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I'm familiar with the proof that if the first derivative is always positive then the function is increasing which uses the Mean Value Theorem. How can it be shown that the function not being differentiable at some point does not affect this property? For example a function may have a jump discontinuity with the derivative not being defined at a point but still be increasing.

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  • $\begingroup$ Of course not. According to Wikipedia, increasing means monotonically increasing, which is definitely false if the function jumps down. $\endgroup$
    – mathlander
    Commented Dec 25, 2022 at 1:28
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    $\begingroup$ I'm not sure I completely understand. If $x$ is a point in the domain of a function $f$ such that $f'(x)$ is not defined, the increasing property may certainly be affected! If the function jumps down at $x$, then $f$ certainly won't be increasing. $\endgroup$
    – Michael
    Commented Dec 25, 2022 at 1:29
  • $\begingroup$ The result is true if $f$ absolutely continuous (hence differentiable ae) and $f'\ge 0$ where it exists, but the proof is fairly involved as it boils down to proving that the fundamental theorem of calculus holds with the integral of $f'$ being the Lebesgue one and then it's obvious; the counterexamples below are discontinuous $\endgroup$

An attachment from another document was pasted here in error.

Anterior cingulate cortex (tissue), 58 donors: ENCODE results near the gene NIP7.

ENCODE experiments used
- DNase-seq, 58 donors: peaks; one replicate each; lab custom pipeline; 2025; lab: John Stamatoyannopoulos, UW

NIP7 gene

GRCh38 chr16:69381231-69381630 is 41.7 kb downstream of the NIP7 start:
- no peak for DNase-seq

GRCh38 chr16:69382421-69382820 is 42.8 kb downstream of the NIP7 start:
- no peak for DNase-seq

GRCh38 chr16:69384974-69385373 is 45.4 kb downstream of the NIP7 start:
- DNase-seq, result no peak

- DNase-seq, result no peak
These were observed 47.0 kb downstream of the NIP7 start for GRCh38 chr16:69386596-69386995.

– Conrad
    Commented Dec 25, 2022 at 2:22
  • $\begingroup$ Actually even for $f$ continuous bounded variation the result holds since then $f'$ exists ae but $f(b)-f(a) \ge \int_a^b f'(x)dx$ so we do not necessarily have equality like in the absolutely continuous case but $f'\ge 0$ still implies $f(b)\ge f(a)$ when $b \ge a$ $\endgroup$
    – Conrad
    Commented Dec 25, 2022 at 2:51
  • $\begingroup$ The Weierstrass nowhere differentiable function $W(x)$ is a continuous function such that at each point where $W'(x)$ exists we have $W'(x) > 0$ (since there are no such points, this is vacuously true), but $W(x)$ is not increasing (or even nondecreasing) at any point (increasing at some point is a much weaker property than increasing in some interval). Of course, more interesting is to consider these properties when the set of points of differentiability is large in various ways. $\endgroup$ Commented Dec 25, 2022 at 7:34

2 Answers 2

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It may not always be the case. Consider the "fractional part" function:

$$f(x) := \{x\} := x - \lfloor x \rfloor$$

This function, in some sense, returns the "decimal part" of $x$. Hence

  • $f(1.5) = 0.5$
  • $f(\pi) = 0.14159...$

...though, for negative numbers, it returns the decimal part in the "other direction":

  • $f(-1.3) = 0.7$
  • $f(-2.1) = 0.9$

...and so on.

The graph itself looks like $y=x$ for $0 \le x < 1$, repeated over and over again:

enter image description here

Where it is differentiable, $f'$ is always positive, but clearly it is not always increasing (because of the times it jumps down).

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Define the function $f$ as $f(x) = x$, if $x<0$ and $f(x)=x-2$ otherwise. Wherever $f$ is differentiable we have $f'(x) = 1 > 0$, but $f$ is not differentiable at $x=0$ (the 'jump discontinuity' you talked about). We have that $f(-1)=-1$ and $f(0)=-2$, so $f(0)<f(-1)$, even though $-1<0$. So this is not true that the function is increasing ---- I suggest you to draw the graph.

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